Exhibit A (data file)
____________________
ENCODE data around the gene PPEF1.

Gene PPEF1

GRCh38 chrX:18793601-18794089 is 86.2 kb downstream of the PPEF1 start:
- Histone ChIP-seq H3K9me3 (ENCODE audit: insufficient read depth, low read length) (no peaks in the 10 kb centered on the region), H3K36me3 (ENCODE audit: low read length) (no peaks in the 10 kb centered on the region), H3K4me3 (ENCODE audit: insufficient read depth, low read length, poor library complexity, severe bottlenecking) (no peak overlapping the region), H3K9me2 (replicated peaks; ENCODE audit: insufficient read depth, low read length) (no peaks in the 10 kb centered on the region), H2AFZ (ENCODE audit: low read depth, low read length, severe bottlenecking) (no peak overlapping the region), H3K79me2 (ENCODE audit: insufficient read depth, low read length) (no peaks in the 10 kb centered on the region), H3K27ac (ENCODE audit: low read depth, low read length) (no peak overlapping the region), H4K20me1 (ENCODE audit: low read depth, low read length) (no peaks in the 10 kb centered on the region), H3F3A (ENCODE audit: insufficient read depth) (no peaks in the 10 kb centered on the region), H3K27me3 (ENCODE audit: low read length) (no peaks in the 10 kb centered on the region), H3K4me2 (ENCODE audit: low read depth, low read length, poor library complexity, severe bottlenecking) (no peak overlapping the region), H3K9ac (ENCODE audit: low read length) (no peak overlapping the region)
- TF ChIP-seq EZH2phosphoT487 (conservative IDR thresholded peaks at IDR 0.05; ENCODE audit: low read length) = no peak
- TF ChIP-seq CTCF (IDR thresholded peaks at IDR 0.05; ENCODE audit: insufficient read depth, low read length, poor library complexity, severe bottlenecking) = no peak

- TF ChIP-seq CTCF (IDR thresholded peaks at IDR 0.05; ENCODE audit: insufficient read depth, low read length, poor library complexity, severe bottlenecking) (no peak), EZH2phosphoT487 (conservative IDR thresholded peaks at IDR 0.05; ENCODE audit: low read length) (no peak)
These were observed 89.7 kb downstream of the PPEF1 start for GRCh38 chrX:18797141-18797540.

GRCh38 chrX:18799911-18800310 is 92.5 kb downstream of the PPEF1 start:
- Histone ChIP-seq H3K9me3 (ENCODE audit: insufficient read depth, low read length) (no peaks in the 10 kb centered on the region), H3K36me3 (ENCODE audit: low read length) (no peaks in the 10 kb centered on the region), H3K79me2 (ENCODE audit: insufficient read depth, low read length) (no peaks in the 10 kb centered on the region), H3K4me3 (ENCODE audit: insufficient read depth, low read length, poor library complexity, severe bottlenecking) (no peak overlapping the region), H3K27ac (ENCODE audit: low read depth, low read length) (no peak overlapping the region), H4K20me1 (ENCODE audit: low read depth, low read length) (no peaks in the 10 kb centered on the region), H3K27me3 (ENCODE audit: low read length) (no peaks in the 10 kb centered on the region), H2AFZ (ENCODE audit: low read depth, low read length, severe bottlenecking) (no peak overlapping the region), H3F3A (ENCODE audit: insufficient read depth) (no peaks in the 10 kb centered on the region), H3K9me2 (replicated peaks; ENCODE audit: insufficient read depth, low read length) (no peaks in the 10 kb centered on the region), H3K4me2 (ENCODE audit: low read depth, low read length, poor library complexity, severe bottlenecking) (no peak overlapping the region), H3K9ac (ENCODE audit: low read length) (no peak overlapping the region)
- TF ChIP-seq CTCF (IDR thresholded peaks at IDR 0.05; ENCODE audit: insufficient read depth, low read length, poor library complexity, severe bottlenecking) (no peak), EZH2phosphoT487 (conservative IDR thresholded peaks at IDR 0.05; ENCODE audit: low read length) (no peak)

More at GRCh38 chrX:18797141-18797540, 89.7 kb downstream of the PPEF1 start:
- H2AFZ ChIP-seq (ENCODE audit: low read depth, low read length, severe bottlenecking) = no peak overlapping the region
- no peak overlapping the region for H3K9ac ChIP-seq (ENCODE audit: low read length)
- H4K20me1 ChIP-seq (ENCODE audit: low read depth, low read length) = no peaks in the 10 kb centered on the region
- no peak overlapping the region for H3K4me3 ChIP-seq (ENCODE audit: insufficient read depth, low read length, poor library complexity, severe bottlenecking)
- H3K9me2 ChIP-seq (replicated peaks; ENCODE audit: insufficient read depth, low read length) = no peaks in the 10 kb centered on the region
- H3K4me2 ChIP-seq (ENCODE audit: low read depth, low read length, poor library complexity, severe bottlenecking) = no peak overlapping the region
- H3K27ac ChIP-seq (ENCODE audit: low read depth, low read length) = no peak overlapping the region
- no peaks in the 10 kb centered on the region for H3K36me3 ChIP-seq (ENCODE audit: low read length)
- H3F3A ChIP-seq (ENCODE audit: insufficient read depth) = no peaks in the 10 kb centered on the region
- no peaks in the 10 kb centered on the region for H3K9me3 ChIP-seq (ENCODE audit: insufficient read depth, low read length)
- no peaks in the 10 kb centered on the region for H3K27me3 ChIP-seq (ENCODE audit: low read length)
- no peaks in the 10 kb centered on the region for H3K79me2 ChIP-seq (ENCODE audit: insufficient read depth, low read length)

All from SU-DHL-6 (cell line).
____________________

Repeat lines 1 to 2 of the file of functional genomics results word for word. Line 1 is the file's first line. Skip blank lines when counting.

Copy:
ENCODE data around the gene PPEF1.

Gene PPEF1